By Paul McLeary with Adam Rawnsley
Moscow took its muscle flexing in Syria to a whole new level on Wednesday, launching 26 cruise missiles from four warships in the Caspian Sea to hit targets in Syria. (The Kurdish Peshmerga claims to have filmed a few of the missiles racing over northern Iraq.) The strikes, which the Russians say caused no civilian casualties, were part of a larger Syrian ground offensive to push toward the city of Idlib, which has been a stronghold for a coalition of primarily Islamist rebels.
The Russians have also parked 10 warships in the eastern Mediterranean, and have placed mobile rocket launchers, attack helicopters, and artillery pieces around government-controlled areas in Latakia, a Syrian government haven. And Russian airplanes remain aggressive in the skies. After repeatedly violating Turkish airspace over the weekend and locking their radars on Turkish warplanes, Pentagon spokesman Capt. Jeff Davis said on Wednesday at least one American fighter plane had to redirect its route to avoid coming into contact with one of Moscow’s warplanes.
Here we are! The cruise missile launches caught the American Central Command by surprise, an unfortunate situation in a region that is seeing dozens of U.S. and allied flights a day conducting bombing runs against Islamic State targets. Both analysts and some American intelligence officials have also expressed some surprise over the range of the Russian missiles, and their trajectory, passing over Iraq and Iran.
Russian jets have also shadowed U.S. Predator drones over Syria on three separate occasions in recent days, though they haven’t fired at the drones or tried to impede their flight path in any way. But again, the moves came as a surprise. “The first time it happened, we thought the Russians got lucky,” one U.S. official told Fox news. Then it happened two more times.”
No change in talks. Still, U.S. and Russian military officials aren’t talking about how to keep their jets and drones from bumping into one another in the skies above Syria. “We are not prepared to cooperate on strategy which, as we explained, is flawed, tragically flawed, on the Russians’ part,” Defense Secretary Ash Carter said while meeting with Italian Defense Minister Roberta Pinotti in Rome on Wednesday.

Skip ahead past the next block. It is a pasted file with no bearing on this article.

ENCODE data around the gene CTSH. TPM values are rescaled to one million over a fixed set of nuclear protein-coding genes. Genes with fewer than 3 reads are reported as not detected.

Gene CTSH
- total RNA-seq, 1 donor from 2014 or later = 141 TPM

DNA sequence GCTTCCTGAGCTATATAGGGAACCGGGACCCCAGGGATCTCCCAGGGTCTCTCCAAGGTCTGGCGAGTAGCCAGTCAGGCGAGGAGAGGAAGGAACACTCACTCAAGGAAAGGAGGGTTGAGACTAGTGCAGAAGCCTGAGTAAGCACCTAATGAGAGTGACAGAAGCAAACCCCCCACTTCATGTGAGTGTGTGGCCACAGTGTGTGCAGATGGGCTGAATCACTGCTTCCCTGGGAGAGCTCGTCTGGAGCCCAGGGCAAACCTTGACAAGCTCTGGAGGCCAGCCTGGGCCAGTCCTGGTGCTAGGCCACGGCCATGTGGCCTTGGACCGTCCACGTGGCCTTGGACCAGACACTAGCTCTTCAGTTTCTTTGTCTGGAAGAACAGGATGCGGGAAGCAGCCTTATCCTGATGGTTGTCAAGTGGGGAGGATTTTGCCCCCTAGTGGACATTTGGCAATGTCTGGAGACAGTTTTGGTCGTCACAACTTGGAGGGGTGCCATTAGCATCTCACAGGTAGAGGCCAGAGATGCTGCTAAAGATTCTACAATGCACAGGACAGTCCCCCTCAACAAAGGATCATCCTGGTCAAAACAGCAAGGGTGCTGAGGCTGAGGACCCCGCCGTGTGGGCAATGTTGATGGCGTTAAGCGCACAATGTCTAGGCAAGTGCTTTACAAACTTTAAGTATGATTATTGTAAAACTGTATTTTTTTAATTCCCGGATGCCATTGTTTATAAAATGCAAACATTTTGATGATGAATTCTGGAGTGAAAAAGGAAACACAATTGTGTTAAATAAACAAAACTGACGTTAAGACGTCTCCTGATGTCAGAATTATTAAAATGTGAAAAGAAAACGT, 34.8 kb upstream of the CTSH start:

The two sides have debated the conditions under which they would hold another round of talks, following one hour-long video conference last week. Washington says the discussion should be focused narrowly on aviation safety, while Moscow wants to expand the conversation to include cooperation on airstrikes against the Islamic State and other jihadist groups operating in Syria.
Targeting who? While Russia insists that it’s hitting Islamic State targets, State Department spokesman John Kirby said Wednesday, “greater than 90% of the strikes that we’ve seen them take to date have not been against Isil or al-Qaida-affiliated terrorists.”
So, what is the Russian endgame? FP’s Colum Lynch offers that one of President Vladimir Putin’s prime motivations is to portray Moscow as a reliable partner to other Middle East regimes who have grown uneasy over the depth of Washington’s commitment to them, with the added benefit of embarrassing President Barack Obama. The key quote: “The region is falling apart, and states are collapsing, and the Russians are willing to intervene to protect their interests and assert their power, and the United States is not,” said Andrew Tabler, an expert on Arab politics at the Washington Institute for Near East Policy.